The Red Wheelbarrow

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Kalium_Puceon
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The Red Wheelbarrow

Postby Kalium_Puceon » Wed Sep 09, 2015 2:24 pm UTC

There's a poem by William Carlos Williams called "The Red Wheelbarrow."

My team and I were in a competition where we each had to write an essay from a set of topics. One topic was "Does The Red Wheelbarrow make sense?"

The poem goes like this:

so much depends
upon

a red wheel
barrow

glazed with rain
water

beside the white
chickens.


Yeah, so that is what I ask you now. Does it make sense, or is it some mad babbling we've been told to interpret as meaningful? I'll post our answer soon.
"You never get over the desire to do stupid things. You simply have to overrule your stupid urges with an acquired sense of fear."

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Copper Bezel
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Re: The Red Wheelbarrow

Postby Copper Bezel » Wed Sep 09, 2015 3:47 pm UTC

It's good imagery. Semantically, it's not only senseful, but unambiguous. I've read lengthy papers analyzing every little choice and getting into the etymology of "depend" and why Williams would choose to "depends / upon" something when things actually "depend from" if you needlessly take the Latin root literally.

Further analysis does not make sense. Williams was contemporary with the Dada movement, which was about playing with form and effect in absence of content. Williams stops short of that and writes up a recognizable image with immediate, kitschy, sentimental value that happens to use a slightly atypical form. He was also a typewriter early adopter, so he was playing with the spacing and things. The poem doesn't warrant any more detailed scrutiny than any random music video you could pull up on YouTube right now, and there's significantly less content to work from.
So much depends upon a red wheel barrow (>= XXII) but it is not going to be installed.

she / her / her

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Kalium_Puceon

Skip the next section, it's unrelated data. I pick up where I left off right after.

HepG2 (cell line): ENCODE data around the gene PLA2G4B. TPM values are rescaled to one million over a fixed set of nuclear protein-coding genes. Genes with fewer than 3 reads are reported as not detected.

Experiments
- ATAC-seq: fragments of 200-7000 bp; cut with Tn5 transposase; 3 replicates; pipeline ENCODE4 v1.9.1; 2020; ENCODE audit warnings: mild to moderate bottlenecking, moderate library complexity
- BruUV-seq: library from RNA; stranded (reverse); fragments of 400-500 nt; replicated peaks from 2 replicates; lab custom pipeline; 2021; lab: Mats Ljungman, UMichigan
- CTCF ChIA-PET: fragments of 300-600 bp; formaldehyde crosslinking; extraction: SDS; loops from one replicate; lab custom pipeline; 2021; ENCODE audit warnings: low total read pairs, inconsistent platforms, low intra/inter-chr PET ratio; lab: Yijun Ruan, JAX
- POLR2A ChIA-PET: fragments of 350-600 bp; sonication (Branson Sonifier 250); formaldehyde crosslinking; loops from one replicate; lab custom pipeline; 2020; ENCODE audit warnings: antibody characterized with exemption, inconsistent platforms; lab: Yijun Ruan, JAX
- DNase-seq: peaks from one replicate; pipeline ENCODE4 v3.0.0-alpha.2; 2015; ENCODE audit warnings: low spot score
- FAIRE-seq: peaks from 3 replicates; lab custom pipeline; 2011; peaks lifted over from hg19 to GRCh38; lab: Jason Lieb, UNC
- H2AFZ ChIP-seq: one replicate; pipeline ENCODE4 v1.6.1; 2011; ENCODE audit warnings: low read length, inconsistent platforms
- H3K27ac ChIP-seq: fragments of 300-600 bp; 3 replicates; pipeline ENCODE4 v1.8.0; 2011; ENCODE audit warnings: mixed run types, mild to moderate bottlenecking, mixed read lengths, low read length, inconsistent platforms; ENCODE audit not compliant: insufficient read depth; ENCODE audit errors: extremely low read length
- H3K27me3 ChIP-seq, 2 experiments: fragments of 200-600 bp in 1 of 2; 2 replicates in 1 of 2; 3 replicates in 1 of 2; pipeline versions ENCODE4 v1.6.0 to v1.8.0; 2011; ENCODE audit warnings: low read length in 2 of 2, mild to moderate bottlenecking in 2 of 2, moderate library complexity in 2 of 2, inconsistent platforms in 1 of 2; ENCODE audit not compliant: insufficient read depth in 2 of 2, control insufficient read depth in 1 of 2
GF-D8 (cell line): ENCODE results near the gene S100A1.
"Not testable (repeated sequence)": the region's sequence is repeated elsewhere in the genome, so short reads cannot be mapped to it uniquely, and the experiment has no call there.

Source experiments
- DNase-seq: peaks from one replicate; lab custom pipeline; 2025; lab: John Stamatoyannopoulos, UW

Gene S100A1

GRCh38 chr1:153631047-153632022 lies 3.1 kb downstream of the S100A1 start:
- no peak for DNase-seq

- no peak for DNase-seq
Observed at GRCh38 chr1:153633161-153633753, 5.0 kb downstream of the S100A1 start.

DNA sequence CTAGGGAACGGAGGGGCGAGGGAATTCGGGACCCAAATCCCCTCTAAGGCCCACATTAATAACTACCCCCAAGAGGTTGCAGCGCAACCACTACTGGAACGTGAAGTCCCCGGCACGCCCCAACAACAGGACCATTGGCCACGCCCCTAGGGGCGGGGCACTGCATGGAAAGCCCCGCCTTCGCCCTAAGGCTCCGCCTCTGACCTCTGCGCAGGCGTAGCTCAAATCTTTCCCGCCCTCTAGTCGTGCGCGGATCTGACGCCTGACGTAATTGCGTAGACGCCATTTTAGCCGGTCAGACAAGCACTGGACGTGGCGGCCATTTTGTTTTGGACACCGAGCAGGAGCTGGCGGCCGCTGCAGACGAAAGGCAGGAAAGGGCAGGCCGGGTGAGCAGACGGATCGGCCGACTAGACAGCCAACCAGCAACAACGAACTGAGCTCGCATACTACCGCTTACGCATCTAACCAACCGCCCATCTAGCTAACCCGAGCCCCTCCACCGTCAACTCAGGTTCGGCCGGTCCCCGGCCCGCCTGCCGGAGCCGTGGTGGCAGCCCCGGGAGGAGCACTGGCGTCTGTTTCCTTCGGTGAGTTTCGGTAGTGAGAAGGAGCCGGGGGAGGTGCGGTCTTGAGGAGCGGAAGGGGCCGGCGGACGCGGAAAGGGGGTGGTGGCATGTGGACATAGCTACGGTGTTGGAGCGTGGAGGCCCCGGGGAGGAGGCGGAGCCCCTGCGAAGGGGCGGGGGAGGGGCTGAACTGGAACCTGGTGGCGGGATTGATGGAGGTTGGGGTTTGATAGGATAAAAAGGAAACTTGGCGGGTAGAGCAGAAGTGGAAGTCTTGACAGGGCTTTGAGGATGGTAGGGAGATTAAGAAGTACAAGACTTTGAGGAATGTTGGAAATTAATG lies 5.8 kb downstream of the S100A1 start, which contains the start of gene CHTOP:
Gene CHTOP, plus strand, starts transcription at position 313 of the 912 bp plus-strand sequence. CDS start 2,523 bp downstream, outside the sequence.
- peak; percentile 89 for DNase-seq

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Re: The Red Wheelbarrow

Postby Kalium_Puceon » Wed Sep 09, 2015 4:23 pm UTC

Huh, so we were right!

We had never seen this poem before, so we came to the conclusion that it isn't meant to be analysed. In part because it is just such a good image of a scene, and in part because we needed some rebellion against the over-analysis that comes with High School English Literature.

We basically said that if you try to read too far into the poem it doesn't make any sense. "It's not a poem, it's a photograph." I believe was the line chosen. We had decided that this poem gave a perfect image of a dusty farm with a brand-new wheelbarrow leaned up against a shed, the smell of fresh rain in the air and the occasional chicken wandering past. That's not to say everyone gets the same image. My brother had, for whatever reason, the image of a freshly prepared chicken about to go in the oven. Weird. Anyhow, it's cool to know that we actually did something right when we were coming up with all this stuff fresh.
"You never get over the desire to do stupid things. You simply have to overrule your stupid urges with an acquired sense of fear."

-Dr. Richard Weisiger

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Copper Bezel
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Re: The Red Wheelbarrow

Postby Copper Bezel » Fri Sep 11, 2015 3:39 am UTC

Kalium_Puceon wrote:"It's not a poem, it's a photograph."

Spot on! Nice work. = D
So much depends upon a red wheel barrow (>= XXII) but it is not going to be installed.

she / her / her

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chridd
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Re: The Red Wheelbarrow

Postby chridd » Sat Sep 12, 2015 7:22 am UTC

Due to how it was formatted, my first thought was to see if there was any sort of message if you read just the words on their own line, or the first letter of each line, or something like that. Can't find anything, though. Suabgwbc!
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Re: The Red Wheelbarrow

Postby liberonscien » Sat Jan 23, 2016 7:29 pm UTC

When I read it in high school, we were told to analyze it.

What we got was that the red wheelbarrow represented life for some farm somewhere.


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